IFA 1 East 78th Street, New York City
Fri, April 12, 5pm – Sat, April 13, 6pm
Please note: This event is open to the public, but an RSVP is required. More details here: http://www.nyu.edu/gsas/dept/fineart/research/mellon/mellon-heritage.htm
Archaeology, Heritage, and the Mediation of Time will consider how changing concepts, measures, and representations of time are redefining the field of archaeological enquiry. The establishment of archaeology as an independent discipline was closely linked to the recovery of ‘deep time’, and to the emergence in Europe of a secular framework for the measurement of global time in the nineteenth century. Today, however, archaeology’s traditional role as a producer of long-term narratives, linking the remote past to the present, is questioned from a variety of different directions. Cultural heritage, in developing its own body of theory, engages with archaeology primarily in terms of memory rather than duration: the past as an infinitely malleable strategic resource for the present, rather than as a distinct record of past human activities with its own rhythms, resistances, and ways of inhabiting time. And archaeological understandings of deep time are themselves being transformed by high precision chronometric modeling, which now promises an end to ‘fuzzy timescales’, offering the prospect of generational scales of analysis, even for early periods of prehistory.
Exploring the visual cognition of time, and the mediation of temporal experience through archaeological landscapes and materials, this colloquium forms a bridge to the art history and conservation strands of the IFA’s Mellon Research Initiative. Discussion is structured around three complementary areas: 1) Archaeological Representations of Time in Historical Perspective; 2) The Status of the Long-term within Contemporary Archaeological Interpretation; and 3) Divergent Temporalities of Archaeology and Heritage. The proceedings begin with a plenary lecture on April 12th by Alain Schnapp of the University of Paris 1 (‘Visions of the Past and the Deep Origins of World Archaeology’). Two sessions will follow on April 13th, including presentations by Zoe Crossland, Shannon Lee Dawdy, Ian Hodder, Gavin Lucas, Patricia McAnany, and Tim Murray.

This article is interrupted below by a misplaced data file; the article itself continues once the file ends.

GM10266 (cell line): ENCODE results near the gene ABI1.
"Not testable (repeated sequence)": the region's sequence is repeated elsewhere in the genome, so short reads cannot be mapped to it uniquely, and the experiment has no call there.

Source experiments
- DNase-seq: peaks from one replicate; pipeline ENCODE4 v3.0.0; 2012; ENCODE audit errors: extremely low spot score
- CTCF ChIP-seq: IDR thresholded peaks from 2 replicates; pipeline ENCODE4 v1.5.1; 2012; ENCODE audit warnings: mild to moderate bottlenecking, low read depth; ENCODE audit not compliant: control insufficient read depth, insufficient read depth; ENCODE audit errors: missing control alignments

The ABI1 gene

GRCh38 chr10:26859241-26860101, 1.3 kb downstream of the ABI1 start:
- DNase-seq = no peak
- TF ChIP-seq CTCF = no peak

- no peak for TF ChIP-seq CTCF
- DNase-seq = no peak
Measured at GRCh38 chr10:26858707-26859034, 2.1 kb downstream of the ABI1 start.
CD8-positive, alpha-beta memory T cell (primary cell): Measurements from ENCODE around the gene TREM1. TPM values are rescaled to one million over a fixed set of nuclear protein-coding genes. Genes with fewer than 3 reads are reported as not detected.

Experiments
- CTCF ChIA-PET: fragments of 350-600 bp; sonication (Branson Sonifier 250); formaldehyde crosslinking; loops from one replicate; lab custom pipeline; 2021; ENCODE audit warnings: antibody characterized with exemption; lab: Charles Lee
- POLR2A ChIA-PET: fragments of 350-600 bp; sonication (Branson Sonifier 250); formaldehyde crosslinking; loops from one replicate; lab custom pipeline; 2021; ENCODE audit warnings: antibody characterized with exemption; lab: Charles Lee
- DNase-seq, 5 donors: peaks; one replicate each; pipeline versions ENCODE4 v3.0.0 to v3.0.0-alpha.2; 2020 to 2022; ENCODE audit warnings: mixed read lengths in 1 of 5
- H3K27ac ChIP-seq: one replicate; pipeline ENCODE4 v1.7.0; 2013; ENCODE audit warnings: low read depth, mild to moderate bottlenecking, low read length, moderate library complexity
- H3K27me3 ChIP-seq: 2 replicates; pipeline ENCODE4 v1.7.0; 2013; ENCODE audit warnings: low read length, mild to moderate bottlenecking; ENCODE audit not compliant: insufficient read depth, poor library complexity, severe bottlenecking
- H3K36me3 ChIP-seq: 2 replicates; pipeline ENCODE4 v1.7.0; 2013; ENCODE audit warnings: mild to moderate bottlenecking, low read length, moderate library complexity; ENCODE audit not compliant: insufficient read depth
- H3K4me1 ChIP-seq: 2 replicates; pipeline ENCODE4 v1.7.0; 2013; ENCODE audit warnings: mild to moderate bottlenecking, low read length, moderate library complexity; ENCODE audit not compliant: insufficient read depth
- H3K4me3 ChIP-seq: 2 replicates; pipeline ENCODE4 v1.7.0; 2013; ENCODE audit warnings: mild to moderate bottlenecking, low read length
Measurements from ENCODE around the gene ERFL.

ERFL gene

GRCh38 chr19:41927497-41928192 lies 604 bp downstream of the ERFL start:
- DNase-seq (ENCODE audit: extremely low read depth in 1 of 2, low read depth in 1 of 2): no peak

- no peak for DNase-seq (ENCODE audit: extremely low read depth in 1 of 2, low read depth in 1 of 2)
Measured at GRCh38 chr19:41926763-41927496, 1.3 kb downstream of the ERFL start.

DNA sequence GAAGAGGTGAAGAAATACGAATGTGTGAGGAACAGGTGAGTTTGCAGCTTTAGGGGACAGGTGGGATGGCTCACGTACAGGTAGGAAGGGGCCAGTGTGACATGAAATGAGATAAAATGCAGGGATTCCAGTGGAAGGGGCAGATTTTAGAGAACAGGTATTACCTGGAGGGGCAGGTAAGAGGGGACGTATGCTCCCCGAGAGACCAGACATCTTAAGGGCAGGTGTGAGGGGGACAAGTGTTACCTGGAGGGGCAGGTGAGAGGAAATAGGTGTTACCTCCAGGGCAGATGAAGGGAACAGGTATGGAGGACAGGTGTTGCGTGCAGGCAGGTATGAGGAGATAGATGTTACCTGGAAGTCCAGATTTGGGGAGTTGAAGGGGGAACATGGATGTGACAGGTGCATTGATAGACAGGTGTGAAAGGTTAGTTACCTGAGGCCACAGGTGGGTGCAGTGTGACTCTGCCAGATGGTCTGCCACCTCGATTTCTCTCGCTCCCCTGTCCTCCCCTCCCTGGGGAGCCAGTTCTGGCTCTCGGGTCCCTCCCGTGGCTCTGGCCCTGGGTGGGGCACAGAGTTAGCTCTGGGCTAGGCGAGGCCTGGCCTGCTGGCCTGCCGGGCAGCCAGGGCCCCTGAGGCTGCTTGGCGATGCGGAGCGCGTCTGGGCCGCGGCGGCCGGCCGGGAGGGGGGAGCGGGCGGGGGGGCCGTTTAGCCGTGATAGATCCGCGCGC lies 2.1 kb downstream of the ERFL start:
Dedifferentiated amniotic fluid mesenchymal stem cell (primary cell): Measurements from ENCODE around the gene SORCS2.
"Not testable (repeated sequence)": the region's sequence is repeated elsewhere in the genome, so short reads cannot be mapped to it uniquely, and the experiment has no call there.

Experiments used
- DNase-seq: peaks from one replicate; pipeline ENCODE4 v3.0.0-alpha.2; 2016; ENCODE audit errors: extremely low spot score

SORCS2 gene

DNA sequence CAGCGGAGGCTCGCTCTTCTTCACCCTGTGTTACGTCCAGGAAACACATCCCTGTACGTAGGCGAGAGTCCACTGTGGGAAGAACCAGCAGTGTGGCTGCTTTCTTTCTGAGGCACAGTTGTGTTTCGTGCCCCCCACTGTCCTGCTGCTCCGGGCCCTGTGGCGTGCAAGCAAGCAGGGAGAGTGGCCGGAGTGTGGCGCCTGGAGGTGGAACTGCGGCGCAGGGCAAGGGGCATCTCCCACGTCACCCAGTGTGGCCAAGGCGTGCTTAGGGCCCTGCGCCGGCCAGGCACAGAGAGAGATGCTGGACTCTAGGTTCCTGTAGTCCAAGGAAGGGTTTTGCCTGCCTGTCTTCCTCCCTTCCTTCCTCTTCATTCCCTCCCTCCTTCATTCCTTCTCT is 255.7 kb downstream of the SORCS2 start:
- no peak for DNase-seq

Matthew Adams, Senior Research Scholar, Institute of Fine Arts-NYU
Zoe Crossland, Assistant Professor of Anthropology, University of Columbia
Shannon Lee Dawdy, Associate Professor of Anthropology and of Social Sciences, University of Chicago
Ian Hodder, Dunlevie Family Professor of Anthropology, Stanford University
Gavin Lucas, Assistant Director, Institute of Archaeology, Iceland Clemente Marconi,
James R. McCredie Professor in the History of Greek Art and Archaeology; University Professor, Institute of Fine Arts-NYU
Patricia McAnany, Kenan Eminent Professor, University of North Carolina at Chapel Hill
Tim Murray, Charles La Trobe Professor of Archaeology, La Trobe University
David O’Connor, Lila Acheson Wallace Professor of Ancient Egyptian Art, Institute of Fine Arts-NYU; Co-Director, Yale University-University of Pennsylvania-Institute of Fine Arts, NYU Excavations at Abydos
Alain Schnapp, Professor of Classical Archaeology, University of Paris I (Panthéon-Sorbonne)
This conference is convened by David Wengrow (Professor of Comparative Archaeology, Institute of Archaeology, University College London) as part of the IFA’s Mellon Research Initiative.